I could not even explain my life path and metamorphosis in relation to my passion this morning in front of my small group.. Call it trying to sound objective.  My matriculation through school and the addition of another job title or post has almost prevented me from becoming a human. The world of public policy is full of wonks willing to spit a random statistic about the issue of their choice at any given moment. Today’s workshop showed me that indeed there is power in a good story and one’s life experiences.  They’re more memorable and easier to digest for those who are not as wonky. A good story goes beyond boring statistics and actually puts a human face to the issue that is the topic of discussion at that present moment.  A good story moves people to action!

Journalists tell stories. They are not advocates. I have been told that for the longest time. The notion of what makes a good journalist has been changing since I first started attending The George Washington University five years ago. I’m just trying to catch up. For every Rachel Maddow, there is a Sean Hannity to match. Each person has an agenda, but tries to adhere to the values of journalism in their own way.  Now it’s time for me to look deep within myself to evaluate my own value system. I present the facts but in a way I am an advocate. While I am not advocating for a particular issue, I am advocating for a common understanding amongst all parties that there are systematic reasons as to why some people are not living their American Dream. I’m just doing my job through those stories.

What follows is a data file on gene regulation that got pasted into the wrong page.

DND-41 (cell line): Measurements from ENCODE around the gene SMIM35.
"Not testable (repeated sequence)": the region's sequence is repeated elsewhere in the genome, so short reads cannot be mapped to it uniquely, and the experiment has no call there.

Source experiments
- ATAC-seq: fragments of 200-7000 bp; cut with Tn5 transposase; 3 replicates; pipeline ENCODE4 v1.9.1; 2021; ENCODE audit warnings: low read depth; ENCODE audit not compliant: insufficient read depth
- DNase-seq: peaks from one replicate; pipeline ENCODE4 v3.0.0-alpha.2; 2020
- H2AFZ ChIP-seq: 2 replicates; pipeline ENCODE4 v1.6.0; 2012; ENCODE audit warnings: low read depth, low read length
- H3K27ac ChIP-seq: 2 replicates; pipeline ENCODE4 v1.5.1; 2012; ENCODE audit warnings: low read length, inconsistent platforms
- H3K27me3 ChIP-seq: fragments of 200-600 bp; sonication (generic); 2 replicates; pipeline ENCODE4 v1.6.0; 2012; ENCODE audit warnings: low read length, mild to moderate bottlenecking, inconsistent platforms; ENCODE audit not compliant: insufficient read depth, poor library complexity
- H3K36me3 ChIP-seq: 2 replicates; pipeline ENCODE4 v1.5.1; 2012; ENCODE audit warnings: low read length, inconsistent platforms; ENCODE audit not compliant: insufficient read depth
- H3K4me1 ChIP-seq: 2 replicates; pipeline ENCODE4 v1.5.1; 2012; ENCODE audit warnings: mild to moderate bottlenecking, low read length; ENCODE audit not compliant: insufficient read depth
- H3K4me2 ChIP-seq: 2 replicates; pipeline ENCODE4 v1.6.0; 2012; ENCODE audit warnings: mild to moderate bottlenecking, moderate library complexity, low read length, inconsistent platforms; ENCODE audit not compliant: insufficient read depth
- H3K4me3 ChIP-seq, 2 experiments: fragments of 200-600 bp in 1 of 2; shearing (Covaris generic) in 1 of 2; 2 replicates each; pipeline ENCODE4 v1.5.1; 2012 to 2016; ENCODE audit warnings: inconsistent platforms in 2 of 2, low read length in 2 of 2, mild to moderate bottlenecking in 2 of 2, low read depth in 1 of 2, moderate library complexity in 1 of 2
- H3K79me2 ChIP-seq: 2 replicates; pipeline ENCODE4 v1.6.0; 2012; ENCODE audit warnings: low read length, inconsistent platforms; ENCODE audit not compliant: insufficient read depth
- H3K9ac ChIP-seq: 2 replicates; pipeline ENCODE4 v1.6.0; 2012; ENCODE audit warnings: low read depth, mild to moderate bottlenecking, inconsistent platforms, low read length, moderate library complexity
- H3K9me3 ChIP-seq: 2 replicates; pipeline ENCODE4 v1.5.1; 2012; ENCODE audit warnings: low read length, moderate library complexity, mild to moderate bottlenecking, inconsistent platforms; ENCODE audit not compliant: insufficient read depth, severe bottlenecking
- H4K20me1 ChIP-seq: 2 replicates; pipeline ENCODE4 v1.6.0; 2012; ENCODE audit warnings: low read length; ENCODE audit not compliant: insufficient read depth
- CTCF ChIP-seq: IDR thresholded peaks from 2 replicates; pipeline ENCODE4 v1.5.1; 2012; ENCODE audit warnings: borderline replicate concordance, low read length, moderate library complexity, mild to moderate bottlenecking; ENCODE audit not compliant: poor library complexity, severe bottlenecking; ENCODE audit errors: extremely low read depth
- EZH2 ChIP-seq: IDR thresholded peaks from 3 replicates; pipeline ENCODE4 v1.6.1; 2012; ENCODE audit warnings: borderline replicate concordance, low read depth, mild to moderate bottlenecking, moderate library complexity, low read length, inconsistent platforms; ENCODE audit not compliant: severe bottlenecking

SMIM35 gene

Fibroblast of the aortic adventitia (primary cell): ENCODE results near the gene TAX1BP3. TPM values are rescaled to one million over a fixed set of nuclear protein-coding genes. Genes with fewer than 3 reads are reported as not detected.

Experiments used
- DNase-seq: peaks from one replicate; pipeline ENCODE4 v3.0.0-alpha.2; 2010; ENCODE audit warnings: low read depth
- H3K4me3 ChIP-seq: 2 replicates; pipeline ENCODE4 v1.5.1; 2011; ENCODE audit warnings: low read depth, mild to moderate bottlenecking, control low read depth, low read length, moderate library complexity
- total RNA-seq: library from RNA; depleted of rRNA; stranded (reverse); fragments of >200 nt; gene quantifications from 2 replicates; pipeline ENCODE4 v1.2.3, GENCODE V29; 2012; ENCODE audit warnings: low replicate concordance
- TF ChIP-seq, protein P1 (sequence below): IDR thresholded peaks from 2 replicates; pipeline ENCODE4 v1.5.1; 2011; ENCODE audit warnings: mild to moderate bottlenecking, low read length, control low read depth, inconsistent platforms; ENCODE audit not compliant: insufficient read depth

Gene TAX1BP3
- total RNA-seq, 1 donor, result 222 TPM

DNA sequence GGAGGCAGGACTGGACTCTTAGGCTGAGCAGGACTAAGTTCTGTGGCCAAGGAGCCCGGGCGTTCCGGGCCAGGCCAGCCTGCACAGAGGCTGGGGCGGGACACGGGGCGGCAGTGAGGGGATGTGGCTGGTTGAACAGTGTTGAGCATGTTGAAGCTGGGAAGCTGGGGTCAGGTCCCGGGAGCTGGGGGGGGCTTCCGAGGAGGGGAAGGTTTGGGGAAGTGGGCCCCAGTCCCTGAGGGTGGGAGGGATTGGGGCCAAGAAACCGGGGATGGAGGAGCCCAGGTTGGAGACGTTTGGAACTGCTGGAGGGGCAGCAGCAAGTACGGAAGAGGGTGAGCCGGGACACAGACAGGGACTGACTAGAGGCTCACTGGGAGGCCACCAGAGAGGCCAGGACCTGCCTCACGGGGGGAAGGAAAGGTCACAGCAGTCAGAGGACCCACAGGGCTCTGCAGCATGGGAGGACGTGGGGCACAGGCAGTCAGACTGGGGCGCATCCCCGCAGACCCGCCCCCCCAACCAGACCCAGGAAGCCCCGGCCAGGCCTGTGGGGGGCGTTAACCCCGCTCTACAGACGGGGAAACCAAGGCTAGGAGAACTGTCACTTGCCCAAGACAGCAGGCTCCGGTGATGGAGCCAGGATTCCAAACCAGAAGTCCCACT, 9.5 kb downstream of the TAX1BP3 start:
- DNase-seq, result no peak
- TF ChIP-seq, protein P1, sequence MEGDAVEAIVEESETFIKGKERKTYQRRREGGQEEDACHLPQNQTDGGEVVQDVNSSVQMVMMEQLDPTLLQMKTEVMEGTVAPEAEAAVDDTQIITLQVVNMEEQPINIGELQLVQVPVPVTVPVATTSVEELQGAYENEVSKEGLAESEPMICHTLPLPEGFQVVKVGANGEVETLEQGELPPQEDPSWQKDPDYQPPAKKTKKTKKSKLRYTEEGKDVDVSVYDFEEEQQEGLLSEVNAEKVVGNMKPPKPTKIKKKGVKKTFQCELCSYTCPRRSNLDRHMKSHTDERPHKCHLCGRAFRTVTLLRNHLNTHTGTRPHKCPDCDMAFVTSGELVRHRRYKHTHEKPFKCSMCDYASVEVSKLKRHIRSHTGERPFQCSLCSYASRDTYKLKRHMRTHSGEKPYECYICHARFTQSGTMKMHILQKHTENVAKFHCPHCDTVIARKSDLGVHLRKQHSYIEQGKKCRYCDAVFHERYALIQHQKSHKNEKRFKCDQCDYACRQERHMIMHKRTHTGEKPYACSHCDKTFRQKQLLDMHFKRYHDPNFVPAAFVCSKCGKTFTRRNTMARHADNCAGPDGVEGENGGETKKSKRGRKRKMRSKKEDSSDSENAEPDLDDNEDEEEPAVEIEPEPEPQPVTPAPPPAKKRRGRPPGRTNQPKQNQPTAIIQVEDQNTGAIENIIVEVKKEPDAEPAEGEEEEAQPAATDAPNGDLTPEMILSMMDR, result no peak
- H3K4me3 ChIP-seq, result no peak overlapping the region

Please forgive me as I leave to attend more events and meet more people. Please look out tomorrow for a little more about what I learn. This is quite a lot to take in. I will be sure to summarize it and be as engaging as possible.

–          Sam P.K. Collins



NETROOTS Weekend 2012 – Come Follow Me On the Journey of a Lifetime

ImageGreetings to all of the loyal readers of AllEyesOnDC,

This week, I am not in DC but on my way to Providence, RI for the conference of a life time named Netroots Nation. Included in this conference is a series of events that will connect me to a plethora of journalists, community organizers, and progressively minded youth on a mission to make the world a better place. in the process, I am learning tools to help my community and advance the needs that matter most to us. By us, I mean the people of the District and particularly my neighborhood and that of my friends and family.

Stick close to this blog for the next couple of days for updates about what I see and learn. It’s something you do not want to miss.

I would like to thank those who voted for me so that I can make it on this trip. It is a testament to the power of a few voices. Let’s continue to make each other’s dreams happen.

Sam P.K. Collins